Wednesday, July 21, 2010

Dominguez Brings Colorful, 3D Feel to TADW's ‘Alice in Wonderland’

With opening night of “Alice in Wonderland” just a few days away, director Corky Dominguez is busy putting the final touches on the colorful, custom-made masks that are featured in the show.

“We’ve all seen Alice many times, so I wanted to look at a more creative way to tell the story,” Dominguez said. “So I decided to utilize mask work, similar to the commedia dell'arte style.”

In addition to the beautiful masks, audience members can expect a few other surprises in Dominguez’s “Alice, ” from the “pop-up book” look of the set, to the gorgeous costumes. “With all the emphasis on 3D in movies like ‘Avatar,’ I was going for color and texture, so we’ve done that with the lights and sets and costumes,” he said.

Dominguez also incorporates a ‘Mardi Gras-Samba’ element that provides scene transitions. “Alice gets swept up in a parade as she transitions from scene to scene,” Dominguez said. “It is very fun.”

TADW's retelling of the story finds Alice as a modern-day schoolgirl. “She even wears ‘Harajuku-style’ fashion and has a BFF,” he adds.

A CSUN theatre graduate, Dominguez is a returning TADW staff member. He taught and directed various productions for the workshop in the 1980s, when he was a student in the theatre department. More recently in 2008, he directed “Disney's High School Musical” for TADW.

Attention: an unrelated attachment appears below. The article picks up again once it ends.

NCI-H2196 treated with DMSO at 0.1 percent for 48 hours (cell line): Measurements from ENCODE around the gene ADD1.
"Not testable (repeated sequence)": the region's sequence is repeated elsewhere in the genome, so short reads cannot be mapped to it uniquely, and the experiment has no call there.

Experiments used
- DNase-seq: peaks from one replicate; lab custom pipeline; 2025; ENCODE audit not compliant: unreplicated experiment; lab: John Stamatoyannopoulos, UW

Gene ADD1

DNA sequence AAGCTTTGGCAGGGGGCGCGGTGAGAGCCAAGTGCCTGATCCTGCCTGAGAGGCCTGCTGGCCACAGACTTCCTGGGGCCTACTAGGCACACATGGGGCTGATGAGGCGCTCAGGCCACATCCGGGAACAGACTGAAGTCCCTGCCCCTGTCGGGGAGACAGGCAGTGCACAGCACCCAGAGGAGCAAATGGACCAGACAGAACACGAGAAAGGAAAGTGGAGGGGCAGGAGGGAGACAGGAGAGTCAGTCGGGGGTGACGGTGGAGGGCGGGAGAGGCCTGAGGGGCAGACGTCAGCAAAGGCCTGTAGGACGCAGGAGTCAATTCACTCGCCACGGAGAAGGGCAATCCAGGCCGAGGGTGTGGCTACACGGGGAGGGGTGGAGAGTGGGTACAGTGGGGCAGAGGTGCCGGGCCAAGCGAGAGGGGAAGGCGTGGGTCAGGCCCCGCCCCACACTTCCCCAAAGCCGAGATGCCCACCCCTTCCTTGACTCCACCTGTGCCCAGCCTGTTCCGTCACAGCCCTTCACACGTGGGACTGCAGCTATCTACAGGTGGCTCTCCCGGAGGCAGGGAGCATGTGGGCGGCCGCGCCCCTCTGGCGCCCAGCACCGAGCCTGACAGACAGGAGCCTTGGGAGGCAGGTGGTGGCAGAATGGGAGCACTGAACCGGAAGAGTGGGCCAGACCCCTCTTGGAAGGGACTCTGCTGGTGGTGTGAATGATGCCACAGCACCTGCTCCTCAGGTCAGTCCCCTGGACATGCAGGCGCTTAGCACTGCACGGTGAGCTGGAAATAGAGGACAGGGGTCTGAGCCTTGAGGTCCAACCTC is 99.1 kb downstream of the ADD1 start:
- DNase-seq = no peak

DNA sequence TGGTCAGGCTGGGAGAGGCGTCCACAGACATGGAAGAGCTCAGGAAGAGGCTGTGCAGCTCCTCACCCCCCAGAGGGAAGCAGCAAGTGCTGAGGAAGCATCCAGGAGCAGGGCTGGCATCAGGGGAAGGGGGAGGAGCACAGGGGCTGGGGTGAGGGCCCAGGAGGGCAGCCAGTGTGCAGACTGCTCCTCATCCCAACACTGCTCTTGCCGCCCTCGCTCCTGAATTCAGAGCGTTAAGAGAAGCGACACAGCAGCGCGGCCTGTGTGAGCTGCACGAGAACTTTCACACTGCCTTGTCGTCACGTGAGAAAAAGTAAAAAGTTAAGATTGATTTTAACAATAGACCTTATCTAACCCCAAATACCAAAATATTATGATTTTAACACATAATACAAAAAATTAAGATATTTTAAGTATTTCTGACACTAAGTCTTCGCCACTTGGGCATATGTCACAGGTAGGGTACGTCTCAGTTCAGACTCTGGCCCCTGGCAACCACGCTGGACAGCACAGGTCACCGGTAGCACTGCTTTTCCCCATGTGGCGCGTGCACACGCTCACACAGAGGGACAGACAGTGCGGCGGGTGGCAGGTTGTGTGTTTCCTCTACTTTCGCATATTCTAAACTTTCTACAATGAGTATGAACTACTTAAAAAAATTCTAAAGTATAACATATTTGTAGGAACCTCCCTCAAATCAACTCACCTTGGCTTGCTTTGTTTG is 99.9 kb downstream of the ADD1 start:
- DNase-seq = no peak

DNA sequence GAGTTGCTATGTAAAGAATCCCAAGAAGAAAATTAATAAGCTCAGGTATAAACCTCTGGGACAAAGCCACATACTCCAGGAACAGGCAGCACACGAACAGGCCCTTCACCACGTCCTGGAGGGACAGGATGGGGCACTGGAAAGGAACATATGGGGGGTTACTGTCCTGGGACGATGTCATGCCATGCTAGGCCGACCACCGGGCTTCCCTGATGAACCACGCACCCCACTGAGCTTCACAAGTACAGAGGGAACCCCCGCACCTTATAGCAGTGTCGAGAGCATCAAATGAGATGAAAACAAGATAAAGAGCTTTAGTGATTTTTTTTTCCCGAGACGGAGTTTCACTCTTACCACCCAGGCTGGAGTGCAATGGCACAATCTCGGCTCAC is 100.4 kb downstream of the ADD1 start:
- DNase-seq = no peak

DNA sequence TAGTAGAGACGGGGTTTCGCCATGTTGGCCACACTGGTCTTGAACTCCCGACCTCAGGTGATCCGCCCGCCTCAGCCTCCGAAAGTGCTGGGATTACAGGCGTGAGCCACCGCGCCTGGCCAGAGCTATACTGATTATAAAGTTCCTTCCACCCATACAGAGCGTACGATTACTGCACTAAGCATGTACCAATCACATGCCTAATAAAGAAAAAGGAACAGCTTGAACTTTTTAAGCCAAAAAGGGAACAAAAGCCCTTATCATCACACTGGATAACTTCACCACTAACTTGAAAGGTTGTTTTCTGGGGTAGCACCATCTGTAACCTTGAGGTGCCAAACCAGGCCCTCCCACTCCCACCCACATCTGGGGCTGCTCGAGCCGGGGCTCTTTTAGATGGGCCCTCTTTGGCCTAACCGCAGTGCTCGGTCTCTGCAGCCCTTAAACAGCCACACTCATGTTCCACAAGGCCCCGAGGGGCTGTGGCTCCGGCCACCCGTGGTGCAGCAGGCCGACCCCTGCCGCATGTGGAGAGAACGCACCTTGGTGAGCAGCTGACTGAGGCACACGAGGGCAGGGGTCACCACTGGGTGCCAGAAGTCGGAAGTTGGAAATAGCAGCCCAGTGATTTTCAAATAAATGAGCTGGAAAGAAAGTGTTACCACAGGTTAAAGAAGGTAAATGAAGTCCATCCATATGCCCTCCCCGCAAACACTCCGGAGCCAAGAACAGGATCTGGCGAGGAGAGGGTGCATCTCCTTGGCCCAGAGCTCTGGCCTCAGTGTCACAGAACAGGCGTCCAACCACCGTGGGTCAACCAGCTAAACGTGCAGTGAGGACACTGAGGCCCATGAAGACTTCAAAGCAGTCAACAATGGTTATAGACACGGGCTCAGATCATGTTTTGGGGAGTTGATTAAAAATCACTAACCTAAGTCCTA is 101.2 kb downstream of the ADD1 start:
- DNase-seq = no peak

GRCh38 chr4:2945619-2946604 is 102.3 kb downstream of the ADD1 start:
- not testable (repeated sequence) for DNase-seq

He says the Workshop provides students with excellent professional support, from the costumes and sets to the lighting and sound. “But the number one thing is that the kids get 10 performances,” he said. “For these kids to get the opportunity for a run, I don’t know any other program where they get that. Plus, they get all the educational training with the morning classes.”

In addition to working with TADW, Dominguez teaches part-time during the school year at the Los Angeles County High School for the Arts, where he teaches a class in cultural social theatre studies. “We look at writers of color,” he said, adding that the class helps prepare students for a “wider view of theatre.”

Dominguez also serves on the board of the California Educational Theatre Association, as co-chair of cultural diversity. The organization hosts two theatre festivals and a conference for educators, in addition to working on keeping the arts in schools.

"I am the perfect example of how important the arts are," Dominguez said, citing growing up in East Los Angeles. As a young boy, he was involved in choir, band and talent shows, eventually taking part in school plays. "I never stopped," he said. "Even now, I'm still working with high school students."

So how can TADW students and parents help support the arts in their schools and communities? “Go see theatre,” Dominguez said. “Everywhere. Whether it is at a school, a community theatre or an amateur show – every time you see a play you are supporting the arts.”

To further support the arts, he also encouraged students and parents to look for volunteer opportunities with local theatre groups – even including TADW.

"Alice in Wonderland" opens Friday, July 23 in the Little Theatre in Nordhoff Hall on the Campus of California State Univeristy, Northridge. For ticket information, visit this link.

(Pictured: Director Corky Dominguez puts the finishing touches on masks for "Alice in Wonderland"; the cast of "Alice" during a recent technical-dress rehearsal.)

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